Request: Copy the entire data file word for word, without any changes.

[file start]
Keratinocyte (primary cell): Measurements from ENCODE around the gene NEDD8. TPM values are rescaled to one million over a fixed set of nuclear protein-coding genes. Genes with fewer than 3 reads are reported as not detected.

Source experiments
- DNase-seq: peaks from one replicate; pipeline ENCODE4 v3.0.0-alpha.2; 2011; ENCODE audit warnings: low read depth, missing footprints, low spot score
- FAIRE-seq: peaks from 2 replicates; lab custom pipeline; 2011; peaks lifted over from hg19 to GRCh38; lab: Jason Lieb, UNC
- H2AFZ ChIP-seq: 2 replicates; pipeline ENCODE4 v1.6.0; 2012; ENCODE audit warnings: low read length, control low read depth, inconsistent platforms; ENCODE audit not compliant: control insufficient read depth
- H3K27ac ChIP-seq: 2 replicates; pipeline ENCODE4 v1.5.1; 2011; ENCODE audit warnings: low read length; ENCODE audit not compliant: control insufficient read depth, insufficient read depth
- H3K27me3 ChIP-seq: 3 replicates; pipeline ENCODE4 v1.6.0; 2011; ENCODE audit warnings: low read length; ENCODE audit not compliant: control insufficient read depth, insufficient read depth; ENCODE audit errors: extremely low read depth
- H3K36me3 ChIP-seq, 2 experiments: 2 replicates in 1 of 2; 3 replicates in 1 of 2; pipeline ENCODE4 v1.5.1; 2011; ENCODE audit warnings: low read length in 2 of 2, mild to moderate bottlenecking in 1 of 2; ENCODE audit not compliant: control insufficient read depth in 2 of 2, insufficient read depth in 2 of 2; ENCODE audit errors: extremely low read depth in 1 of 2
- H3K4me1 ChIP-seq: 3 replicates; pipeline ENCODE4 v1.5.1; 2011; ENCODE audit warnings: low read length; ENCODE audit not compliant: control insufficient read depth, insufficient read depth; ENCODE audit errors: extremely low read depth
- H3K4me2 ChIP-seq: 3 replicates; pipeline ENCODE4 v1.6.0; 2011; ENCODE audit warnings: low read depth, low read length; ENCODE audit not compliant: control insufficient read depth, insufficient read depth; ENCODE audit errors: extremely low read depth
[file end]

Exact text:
Keratinocyte (primary cell): Measurements from ENCODE around the gene NEDD8. TPM values are rescaled to one million over a fixed set of nuclear protein-coding genes. Genes with fewer than 3 reads are reported as not detected.

Source experiments
- DNase-seq: peaks from one replicate; pipeline ENCODE4 v3.0.0-alpha.2; 2011; ENCODE audit warnings: low read depth, missing footprints, low spot score
- FAIRE-seq: peaks from 2 replicates; lab custom pipeline; 2011; peaks lifted over from hg19 to GRCh38; lab: Jason Lieb, UNC
- H2AFZ ChIP-seq: 2 replicates; pipeline ENCODE4 v1.6.0; 2012; ENCODE audit warnings: low read length, control low read depth, inconsistent platforms; ENCODE audit not compliant: control insufficient read depth
- H3K27ac ChIP-seq: 2 replicates; pipeline ENCODE4 v1.5.1; 2011; ENCODE audit warnings: low read length; ENCODE audit not compliant: control insufficient read depth, insufficient read depth
- H3K27me3 ChIP-seq: 3 replicates; pipeline ENCODE4 v1.6.0; 2011; ENCODE audit warnings: low read length; ENCODE audit not compliant: control insufficient read depth, insufficient read depth; ENCODE audit errors: extremely low read depth
- H3K36me3 ChIP-seq, 2 experiments: 2 replicates in 1 of 2; 3 replicates in 1 of 2; pipeline ENCODE4 v1.5.1; 2011; ENCODE audit warnings: low read length in 2 of 2, mild to moderate bottlenecking in 1 of 2; ENCODE audit not compliant: control insufficient read depth in 2 of 2, insufficient read depth in 2 of 2; ENCODE audit errors: extremely low read depth in 1 of 2
- H3K4me1 ChIP-seq: 3 replicates; pipeline ENCODE4 v1.5.1; 2011; ENCODE audit warnings: low read length; ENCODE audit not compliant: control insufficient read depth, insufficient read depth; ENCODE audit errors: extremely low read depth
- H3K4me2 ChIP-seq: 3 replicates; pipeline ENCODE4 v1.6.0; 2011; ENCODE audit warnings: low read depth, low read length; ENCODE audit not compliant: control insufficient read depth, insufficient read depth; ENCODE audit errors: extremely low read depth